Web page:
And that's typically how I use tech. The PC here is where all the software and internet stuff is concentrated... nothing else I own has either since I just cannot see a logical reason for such a thing.

The only exception, I suppose, is my phone. And I freaking hate that thing.

Also what the heck is a "streaming stick"? Do I want to know?
The product that the IoT is selling is YOU. Hence the targeted ads. Some personal information becomes public. For instance, were I a thief I would love to have the maps of your home that Roomba is transmitting.
 

Luca

charm & chaos
V.I.P Member
I think the only thing I have in my home that counts at all is a Fire stick, and I didn’t realize that’s what that does :oops:

Smart technology frightens me. I’m also tech illiterate for the most part.
 

VictorR

Random Member
V.I.P Member
I'm kind of a luddite. I own abaci and the oldest item I regularly use is over a century old. I like things from past eras when they were made to last.
 

Tom

Well-Known Member
V.I.P Member
It's a WWE situation here.

In this corner a bunch of very territorial and angry Chihuahuas.

images (10).jpg


And in this corner a small army of mechanized floor sweeping bots.

tumblr_bb7a3323151bf541b05c6dadacff79b7_2e48d299_1280 (2).png


;)
 

Pink Jazz

Well-Known Member
As for those who worry about hackers, as long as you stick with name-brand devices, you generally should be fine. Name-brand manufacturers are more likely to push critical security updates for their devices. If it's some shady off-brand device, I would avoid.

And to the user who mentioned about the Wi-Fi connection opening your network to hackers, most IoT devices from reputable manufacturers do not have privileged access to your Wi-Fi network. They can only scan for other devices that do.
 

Gerald Wilgus

Well-Known Member
V.I.P Member
I have a desktop computer and a Samsung phone. And a satelite dish. I can't think of anything else, I don't think I have "IoT". I don't want things in my house to be connected to the internet, except my computer. It's actually getting more difficult to avoid it, I had to buy some new panel heaters a while ago, had to look for a while to find some normal old fashion ones that didn't use wifi or apps.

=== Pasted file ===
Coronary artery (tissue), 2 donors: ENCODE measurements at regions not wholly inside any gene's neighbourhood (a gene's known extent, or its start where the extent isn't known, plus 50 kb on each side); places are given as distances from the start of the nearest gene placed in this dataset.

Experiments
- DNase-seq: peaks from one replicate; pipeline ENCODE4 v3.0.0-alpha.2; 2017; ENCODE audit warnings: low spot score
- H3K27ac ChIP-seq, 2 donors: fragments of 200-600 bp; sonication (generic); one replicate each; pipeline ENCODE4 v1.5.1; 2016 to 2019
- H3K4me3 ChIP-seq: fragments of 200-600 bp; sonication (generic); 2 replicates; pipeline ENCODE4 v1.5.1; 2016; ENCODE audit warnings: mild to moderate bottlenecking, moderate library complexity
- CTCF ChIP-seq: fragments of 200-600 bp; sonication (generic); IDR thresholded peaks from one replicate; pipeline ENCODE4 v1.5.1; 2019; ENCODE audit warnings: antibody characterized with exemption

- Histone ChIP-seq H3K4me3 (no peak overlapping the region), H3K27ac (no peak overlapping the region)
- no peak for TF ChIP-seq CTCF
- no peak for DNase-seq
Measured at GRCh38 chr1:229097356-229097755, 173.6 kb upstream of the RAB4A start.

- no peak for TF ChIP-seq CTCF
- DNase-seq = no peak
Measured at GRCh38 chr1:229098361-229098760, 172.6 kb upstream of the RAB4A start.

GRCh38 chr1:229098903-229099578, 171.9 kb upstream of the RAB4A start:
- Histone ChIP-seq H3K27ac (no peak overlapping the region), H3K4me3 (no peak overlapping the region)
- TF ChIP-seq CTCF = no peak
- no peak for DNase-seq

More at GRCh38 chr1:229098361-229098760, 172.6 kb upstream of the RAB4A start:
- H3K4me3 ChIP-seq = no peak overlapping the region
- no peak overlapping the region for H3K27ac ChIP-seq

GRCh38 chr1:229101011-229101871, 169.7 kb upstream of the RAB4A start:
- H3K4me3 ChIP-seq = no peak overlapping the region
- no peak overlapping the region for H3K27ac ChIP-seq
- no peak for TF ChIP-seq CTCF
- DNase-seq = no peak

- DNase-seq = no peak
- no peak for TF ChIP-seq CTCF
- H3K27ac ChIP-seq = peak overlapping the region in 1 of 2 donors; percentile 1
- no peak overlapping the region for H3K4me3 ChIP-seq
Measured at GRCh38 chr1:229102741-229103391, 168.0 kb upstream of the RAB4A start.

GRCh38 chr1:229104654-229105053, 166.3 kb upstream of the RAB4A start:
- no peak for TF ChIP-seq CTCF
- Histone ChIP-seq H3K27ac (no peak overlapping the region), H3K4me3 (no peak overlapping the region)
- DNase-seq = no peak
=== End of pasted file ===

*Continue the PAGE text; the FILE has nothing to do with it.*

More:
Pretty soon people will be buying an IoT !!!!! (euphemism for, dildo?) and I will know we have reached an inflexion point towards extinction.
 

Nitro

Admin/Immoral Turpitude
Staff member
Admin
V.I.P Member
I was wondering, what is your current full list of smart (IoT) devices?

Here is what I have:

-Smart bulbs - Sengled Wi-Fi Color Smart Bulbs (4x) and Sengled Zigbee BR30 Color Smart Bulb
-Smart plug - Kasa Smart Plug
-Smart thermostats - Honeywell RTH9585WF1004 Color Smart Thermostats (3x)
-Smart Faucet - U by Moen Smart Faucet (Arbor, Spot-Resist Stainless Steel)
-Smart Lock - Schlage Encode (Camelot, Aged Bronze)
-Cameras - EufyCam 2C Pro (2x, outside), Wyze Cam v3 (2x, inside), and Zmodo Cameras (these rarely work)
-Vacuum Cleaners - Roomba i8 and Eufy RoboVac 30C
-Smart Speaker - Amazon Echo 1st Gen
-Smart TV - Samsung Q80T QLED Smart TV
-Streaming Stick - Amazon Firestick (2x)

We use Alexa as our voice assistant because we are a mixed Apple/Android household (my parents have iPhone 12s while I have a Samsung Galaxy S21+). Generally, phones, tablets, laptops, and desktops are not considered IoT devices.
I have a new in box Google Mini I will sell you cheap.


I only turned it on once, saw that it needed my phone to have it's location on to work and then disconnected it and shoved the cursed thing back into it's box.

Google knows too much about me already :emojiconfused:
 

Yeshuasdaughter

You know, that one lady we met that one time.
V.I.P Member
Do smartphones count as smart devices? Because most people have those. And they totally listen in. fyi
 

Gerontius

Well-Known Member
V.I.P Member
As for anyone who claims they own zero IoT devices, I don't think they are being sincere. They have to own at least one. Odds that anyone doesn't own at least one IoT device is very slim unless they live in a third world country.
Between the environmental concern of e-waste, and the detrimental privacy and freedom concerns of data selling, I don't want anything like this in my possession. I have a smartphone until I replace it with a flip phone again.

I also hate the culture of induced helplessness that dependence on smart tech brings about. Smart tech, maybe; definitely makes for some dumb people.
 

New Threads

Top Bottom